One might have thought that Gilliam would be fed up with talking about Monty Python. The last series was, after all, first screened in 1974, although the group reunited for three films - The Holy Grail, Life of Brian and The Meaning of Life. Gilliam has had the most interesting career since the group disbanded. John Cleese may have made Fawlty Towers and A Fish Called Wanda, and Michael Palin may have reinvented himself on the box as a cosy kind of world explorer. But Gilliam has directed a series of ambitious and memorable films, including Time Bandits, Twelve Monkeys, The Fisher King and Brazil, the latter, at least, a classic.

But he still sees Python's role in "shocking" and "angering" people as valuable. "I always loved the fact that it did that," he says. "But when you read all about the Jerry Springer thing, what have we come to? It's at 10 o'clock, at a weekend, and suddenly you've got mass complaining. The wheel has come around now, because when Python was starting out Mary Whitehouse was in business, and she really knew how to do that. Clearly the evangelical crowd have got that now. And they have e-mail, which makes it even quicker. So you can create the illusion that there's popular unrest out there and that decent values are being shocked. Well, yes, that's what the job is - to shock decent values!"

Gilliam cites the death threats made against BBC executives after the broadcasting of Jerry Springer: The Opera on BBC2, as well as the protests by Sikhs at Behzti, the play recently put on in Birmingham, as evidence of a growing tide of fundamentalism and intolerance. "When death threats start coming in from religious groups I get really angry. Christians in particular are very good at death threats, and you think - this is terrible, people just want to close it down, close ideas down." Should there be any limits to the artist's right to shock? "To me, it's always been unlimited. Either you allow freedom of expression, or you don't. Unfortunately, we're living in a time when fear is rife."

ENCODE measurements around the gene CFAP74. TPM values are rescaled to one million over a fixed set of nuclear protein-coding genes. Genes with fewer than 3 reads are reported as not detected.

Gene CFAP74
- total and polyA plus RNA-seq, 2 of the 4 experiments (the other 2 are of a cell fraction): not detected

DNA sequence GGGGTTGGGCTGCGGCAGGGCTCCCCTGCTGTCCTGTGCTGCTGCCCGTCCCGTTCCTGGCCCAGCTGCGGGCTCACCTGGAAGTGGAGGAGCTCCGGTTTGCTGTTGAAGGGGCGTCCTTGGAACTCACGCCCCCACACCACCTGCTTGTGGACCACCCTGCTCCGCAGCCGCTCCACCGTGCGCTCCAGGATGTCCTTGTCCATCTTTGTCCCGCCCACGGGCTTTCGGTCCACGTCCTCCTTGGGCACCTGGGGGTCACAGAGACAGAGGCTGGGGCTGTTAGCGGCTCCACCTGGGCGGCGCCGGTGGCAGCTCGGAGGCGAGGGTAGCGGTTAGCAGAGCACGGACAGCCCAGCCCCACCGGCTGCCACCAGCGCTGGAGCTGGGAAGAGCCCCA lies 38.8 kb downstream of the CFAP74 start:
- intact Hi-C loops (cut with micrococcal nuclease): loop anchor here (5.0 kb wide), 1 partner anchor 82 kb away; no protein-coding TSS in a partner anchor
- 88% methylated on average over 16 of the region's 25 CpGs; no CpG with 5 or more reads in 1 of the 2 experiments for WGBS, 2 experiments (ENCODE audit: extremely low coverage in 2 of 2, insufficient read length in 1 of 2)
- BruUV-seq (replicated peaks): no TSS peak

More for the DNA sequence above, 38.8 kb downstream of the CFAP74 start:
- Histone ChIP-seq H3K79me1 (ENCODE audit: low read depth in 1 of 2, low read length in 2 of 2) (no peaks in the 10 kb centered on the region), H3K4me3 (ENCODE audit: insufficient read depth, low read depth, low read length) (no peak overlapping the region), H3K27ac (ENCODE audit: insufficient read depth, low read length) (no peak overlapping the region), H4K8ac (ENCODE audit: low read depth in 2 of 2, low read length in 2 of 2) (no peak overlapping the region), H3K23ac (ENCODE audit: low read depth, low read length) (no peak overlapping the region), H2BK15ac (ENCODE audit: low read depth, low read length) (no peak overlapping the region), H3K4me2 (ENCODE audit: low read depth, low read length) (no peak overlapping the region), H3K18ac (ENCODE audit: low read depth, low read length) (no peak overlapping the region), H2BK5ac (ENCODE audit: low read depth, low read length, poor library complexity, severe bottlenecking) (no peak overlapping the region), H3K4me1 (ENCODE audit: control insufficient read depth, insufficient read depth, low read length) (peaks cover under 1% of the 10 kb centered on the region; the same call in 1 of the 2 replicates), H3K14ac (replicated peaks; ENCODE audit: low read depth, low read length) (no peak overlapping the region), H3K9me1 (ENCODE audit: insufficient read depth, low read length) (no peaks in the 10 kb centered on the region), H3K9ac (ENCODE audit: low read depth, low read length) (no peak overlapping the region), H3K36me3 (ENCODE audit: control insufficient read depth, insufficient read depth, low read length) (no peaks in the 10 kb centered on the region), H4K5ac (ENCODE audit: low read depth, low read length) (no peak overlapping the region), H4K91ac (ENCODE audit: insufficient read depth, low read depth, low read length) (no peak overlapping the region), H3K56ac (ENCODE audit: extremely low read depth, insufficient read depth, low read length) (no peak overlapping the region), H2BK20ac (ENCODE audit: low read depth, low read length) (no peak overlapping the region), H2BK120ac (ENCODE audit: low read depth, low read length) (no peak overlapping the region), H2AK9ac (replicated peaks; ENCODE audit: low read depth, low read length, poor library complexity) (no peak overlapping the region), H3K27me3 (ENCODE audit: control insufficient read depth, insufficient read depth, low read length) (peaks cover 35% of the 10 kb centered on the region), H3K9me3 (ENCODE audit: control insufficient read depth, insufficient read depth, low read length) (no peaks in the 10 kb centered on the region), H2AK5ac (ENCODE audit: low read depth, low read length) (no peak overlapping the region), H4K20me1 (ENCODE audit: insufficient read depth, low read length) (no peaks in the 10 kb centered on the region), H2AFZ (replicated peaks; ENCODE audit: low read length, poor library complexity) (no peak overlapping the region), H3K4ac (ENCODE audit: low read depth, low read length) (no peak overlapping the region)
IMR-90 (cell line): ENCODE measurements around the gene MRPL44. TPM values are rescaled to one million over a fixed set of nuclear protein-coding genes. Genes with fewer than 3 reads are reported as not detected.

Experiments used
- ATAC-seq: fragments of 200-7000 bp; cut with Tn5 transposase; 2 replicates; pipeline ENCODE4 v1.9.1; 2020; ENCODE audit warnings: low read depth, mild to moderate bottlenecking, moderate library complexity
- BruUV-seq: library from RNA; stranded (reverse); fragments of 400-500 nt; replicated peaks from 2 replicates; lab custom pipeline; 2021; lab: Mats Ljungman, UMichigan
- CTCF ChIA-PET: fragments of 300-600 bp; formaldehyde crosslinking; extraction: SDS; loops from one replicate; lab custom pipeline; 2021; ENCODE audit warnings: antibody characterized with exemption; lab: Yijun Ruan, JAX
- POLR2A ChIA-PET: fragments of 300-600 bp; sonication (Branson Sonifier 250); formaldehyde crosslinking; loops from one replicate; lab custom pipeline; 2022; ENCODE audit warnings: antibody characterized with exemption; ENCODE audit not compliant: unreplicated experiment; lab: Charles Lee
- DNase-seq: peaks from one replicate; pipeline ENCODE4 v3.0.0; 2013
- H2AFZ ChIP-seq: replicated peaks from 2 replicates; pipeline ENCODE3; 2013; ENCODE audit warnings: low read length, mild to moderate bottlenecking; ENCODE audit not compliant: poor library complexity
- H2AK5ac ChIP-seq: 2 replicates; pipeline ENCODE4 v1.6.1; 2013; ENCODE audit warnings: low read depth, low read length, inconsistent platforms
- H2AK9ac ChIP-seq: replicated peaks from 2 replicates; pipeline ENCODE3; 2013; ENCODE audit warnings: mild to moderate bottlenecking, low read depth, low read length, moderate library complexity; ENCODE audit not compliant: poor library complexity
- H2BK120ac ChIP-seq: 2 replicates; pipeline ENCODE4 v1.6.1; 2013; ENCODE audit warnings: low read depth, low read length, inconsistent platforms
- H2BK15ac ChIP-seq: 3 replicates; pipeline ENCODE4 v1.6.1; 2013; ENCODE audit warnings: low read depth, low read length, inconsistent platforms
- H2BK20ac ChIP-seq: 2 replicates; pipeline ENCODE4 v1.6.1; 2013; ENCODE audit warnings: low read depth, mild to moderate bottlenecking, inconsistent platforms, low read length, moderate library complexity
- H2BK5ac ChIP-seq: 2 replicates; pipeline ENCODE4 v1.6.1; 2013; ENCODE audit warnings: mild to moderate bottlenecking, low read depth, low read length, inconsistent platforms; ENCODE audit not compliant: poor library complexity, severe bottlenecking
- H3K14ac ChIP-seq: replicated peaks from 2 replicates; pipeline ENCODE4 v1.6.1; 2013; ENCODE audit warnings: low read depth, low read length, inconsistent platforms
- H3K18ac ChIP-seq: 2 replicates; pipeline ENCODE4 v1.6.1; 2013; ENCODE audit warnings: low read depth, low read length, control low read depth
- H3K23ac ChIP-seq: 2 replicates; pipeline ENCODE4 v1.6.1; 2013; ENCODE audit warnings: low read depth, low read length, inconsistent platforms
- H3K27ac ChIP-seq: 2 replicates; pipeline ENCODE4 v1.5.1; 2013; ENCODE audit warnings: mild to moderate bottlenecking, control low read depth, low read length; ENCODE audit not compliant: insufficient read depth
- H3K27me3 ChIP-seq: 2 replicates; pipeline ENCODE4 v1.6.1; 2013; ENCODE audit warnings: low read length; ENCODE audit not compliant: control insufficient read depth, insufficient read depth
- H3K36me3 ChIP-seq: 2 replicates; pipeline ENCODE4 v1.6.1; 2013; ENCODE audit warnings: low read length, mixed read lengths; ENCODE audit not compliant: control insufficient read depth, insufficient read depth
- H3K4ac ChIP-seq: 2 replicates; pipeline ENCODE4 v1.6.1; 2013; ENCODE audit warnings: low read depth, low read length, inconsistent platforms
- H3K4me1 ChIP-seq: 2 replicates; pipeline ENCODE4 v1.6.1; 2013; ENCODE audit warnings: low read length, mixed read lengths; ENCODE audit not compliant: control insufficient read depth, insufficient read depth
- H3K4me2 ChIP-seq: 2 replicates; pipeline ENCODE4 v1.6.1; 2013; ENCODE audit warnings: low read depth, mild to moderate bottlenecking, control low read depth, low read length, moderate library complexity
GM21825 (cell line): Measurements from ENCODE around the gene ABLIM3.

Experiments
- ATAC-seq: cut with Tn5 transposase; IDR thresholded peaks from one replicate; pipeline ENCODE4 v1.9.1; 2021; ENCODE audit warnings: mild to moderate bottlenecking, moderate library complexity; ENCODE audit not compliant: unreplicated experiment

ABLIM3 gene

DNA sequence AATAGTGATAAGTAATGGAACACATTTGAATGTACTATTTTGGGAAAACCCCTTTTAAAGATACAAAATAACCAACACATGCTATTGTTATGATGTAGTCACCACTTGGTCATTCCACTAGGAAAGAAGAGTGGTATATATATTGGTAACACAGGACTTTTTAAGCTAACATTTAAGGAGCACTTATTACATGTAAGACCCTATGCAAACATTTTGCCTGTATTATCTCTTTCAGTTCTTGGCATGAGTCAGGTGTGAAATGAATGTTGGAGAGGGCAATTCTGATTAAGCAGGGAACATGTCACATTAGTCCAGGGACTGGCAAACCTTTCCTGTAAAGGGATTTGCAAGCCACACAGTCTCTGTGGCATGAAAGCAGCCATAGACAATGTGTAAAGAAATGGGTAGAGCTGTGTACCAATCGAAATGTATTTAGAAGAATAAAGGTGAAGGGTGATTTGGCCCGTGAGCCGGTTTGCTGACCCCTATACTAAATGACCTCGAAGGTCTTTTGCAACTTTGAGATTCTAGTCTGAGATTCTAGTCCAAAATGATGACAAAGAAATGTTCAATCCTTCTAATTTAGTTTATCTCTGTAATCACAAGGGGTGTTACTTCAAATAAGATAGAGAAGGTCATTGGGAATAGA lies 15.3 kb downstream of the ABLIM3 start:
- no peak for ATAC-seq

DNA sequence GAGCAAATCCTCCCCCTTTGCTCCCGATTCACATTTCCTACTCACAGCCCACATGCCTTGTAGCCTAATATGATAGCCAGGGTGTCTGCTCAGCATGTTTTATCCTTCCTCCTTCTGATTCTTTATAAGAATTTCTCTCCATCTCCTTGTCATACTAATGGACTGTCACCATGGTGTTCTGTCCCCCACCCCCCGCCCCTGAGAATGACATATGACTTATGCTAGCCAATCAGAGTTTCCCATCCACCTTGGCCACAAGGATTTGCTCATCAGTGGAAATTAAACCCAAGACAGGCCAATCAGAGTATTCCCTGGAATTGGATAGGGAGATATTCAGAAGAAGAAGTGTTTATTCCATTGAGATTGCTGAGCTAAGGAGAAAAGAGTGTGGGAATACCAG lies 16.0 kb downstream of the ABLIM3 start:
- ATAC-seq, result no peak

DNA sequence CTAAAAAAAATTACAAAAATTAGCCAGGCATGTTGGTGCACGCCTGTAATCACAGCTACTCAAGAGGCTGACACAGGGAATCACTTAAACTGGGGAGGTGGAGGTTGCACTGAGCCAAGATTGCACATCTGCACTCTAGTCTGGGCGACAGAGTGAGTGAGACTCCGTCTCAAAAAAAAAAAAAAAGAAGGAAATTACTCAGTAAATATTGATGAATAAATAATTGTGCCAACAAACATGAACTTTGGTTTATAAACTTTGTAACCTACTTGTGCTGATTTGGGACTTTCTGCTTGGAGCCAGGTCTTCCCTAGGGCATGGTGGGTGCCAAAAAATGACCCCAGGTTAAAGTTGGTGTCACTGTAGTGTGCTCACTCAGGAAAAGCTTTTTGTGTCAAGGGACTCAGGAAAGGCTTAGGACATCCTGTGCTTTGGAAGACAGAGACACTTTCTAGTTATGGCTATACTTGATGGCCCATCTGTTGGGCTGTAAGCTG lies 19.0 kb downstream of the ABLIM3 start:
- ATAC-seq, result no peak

I put it to Gilliam that some have argued that the BBC is willing to countenance offending Christian sensibilities by showing Jesus as a nappy-wearer who is "a bit gay", but that it wouldn't dare portray the prophet Muhammad in a similar way. "That's true," he says. Should they? "Yes." Would he be brave enough to make such a film? "Well, when we did Life of Brian we got the Christians and we got the Jews. I always said: We didn't do the Muslims!"

Despite this regret, I don't think the Islamic population need fear an imminent satirical onslaught from Gilliam. It's still the Christians who really get his goat. "With Life of Brian we were vilified by Christians," he continues. "Yet Christianity is alive and well. Come on, if your religion is so vulnerable that a little bit of disrespect is going to bring it down, it's not worth believing in, frankly." Does he retain any religious belief? "I'm going to become a pagan," he says, and then turns straight back to the church by contrasting the pagan pantheism of ancient Rome with the Christian monotheism which replaced it. "The Romans, what have they ever done for us?" (He doesn't acknowledge the quote from Life of Brian, evidently judging it too obvious a reference to mention.)"Well, what they didn't do was insist that we all bow down to their gods, they just asked people to nod respectfully. They said, you can still believe in Christ, you can do whatever you want. Just give our gods a nod. But Christians love being martyred. They said, 'No! I will not bow down.' And so - ahh! You get flayed alive, and suddenly you're a martyr. Wow! We're off and running! Nice to see how the old ways are still alive and well in certain quarters of this world."